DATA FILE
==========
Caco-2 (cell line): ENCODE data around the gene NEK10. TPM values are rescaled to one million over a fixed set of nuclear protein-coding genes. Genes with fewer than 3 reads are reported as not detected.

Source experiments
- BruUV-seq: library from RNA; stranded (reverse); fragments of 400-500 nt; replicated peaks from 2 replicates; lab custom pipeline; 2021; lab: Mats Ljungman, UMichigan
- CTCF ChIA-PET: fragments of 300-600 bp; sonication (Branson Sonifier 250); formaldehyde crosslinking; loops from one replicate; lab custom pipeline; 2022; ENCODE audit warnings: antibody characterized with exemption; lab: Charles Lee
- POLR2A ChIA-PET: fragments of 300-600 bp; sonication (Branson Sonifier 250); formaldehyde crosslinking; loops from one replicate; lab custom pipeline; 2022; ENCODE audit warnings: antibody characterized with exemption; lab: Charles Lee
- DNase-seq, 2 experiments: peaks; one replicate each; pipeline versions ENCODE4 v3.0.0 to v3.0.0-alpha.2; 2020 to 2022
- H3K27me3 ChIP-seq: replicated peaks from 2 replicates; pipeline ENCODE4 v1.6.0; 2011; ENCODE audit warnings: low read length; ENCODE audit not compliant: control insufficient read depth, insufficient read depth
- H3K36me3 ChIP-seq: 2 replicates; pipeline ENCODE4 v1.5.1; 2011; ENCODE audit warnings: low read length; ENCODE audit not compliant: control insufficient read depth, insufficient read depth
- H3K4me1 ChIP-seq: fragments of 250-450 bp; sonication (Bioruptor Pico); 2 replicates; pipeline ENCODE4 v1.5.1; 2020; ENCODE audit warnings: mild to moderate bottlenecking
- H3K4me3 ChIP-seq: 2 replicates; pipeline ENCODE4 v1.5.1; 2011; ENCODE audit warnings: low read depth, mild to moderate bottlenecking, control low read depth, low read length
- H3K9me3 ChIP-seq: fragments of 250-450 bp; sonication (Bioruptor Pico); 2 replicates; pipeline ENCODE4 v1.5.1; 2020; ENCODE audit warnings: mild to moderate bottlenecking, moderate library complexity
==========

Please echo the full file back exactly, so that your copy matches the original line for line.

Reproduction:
Caco-2 (cell line): ENCODE data around the gene NEK10. TPM values are rescaled to one million over a fixed set of nuclear protein-coding genes. Genes with fewer than 3 reads are reported as not detected.

Source experiments
- BruUV-seq: library from RNA; stranded (reverse); fragments of 400-500 nt; replicated peaks from 2 replicates; lab custom pipeline; 2021; lab: Mats Ljungman, UMichigan
- CTCF ChIA-PET: fragments of 300-600 bp; sonication (Branson Sonifier 250); formaldehyde crosslinking; loops from one replicate; lab custom pipeline; 2022; ENCODE audit warnings: antibody characterized with exemption; lab: Charles Lee
- POLR2A ChIA-PET: fragments of 300-600 bp; sonication (Branson Sonifier 250); formaldehyde crosslinking; loops from one replicate; lab custom pipeline; 2022; ENCODE audit warnings: antibody characterized with exemption; lab: Charles Lee
- DNase-seq, 2 experiments: peaks; one replicate each; pipeline versions ENCODE4 v3.0.0 to v3.0.0-alpha.2; 2020 to 2022
- H3K27me3 ChIP-seq: replicated peaks from 2 replicates; pipeline ENCODE4 v1.6.0; 2011; ENCODE audit warnings: low read length; ENCODE audit not compliant: control insufficient read depth, insufficient read depth
- H3K36me3 ChIP-seq: 2 replicates; pipeline ENCODE4 v1.5.1; 2011; ENCODE audit warnings: low read length; ENCODE audit not compliant: control insufficient read depth, insufficient read depth
- H3K4me1 ChIP-seq: fragments of 250-450 bp; sonication (Bioruptor Pico); 2 replicates; pipeline ENCODE4 v1.5.1; 2020; ENCODE audit warnings: mild to moderate bottlenecking
- H3K4me3 ChIP-seq: 2 replicates; pipeline ENCODE4 v1.5.1; 2011; ENCODE audit warnings: low read depth, mild to moderate bottlenecking, control low read depth, low read length
- H3K9me3 ChIP-seq: fragments of 250-450 bp; sonication (Bioruptor Pico); 2 replicates; pipeline ENCODE4 v1.5.1; 2020; ENCODE audit warnings: mild to moderate bottlenecking, moderate library complexity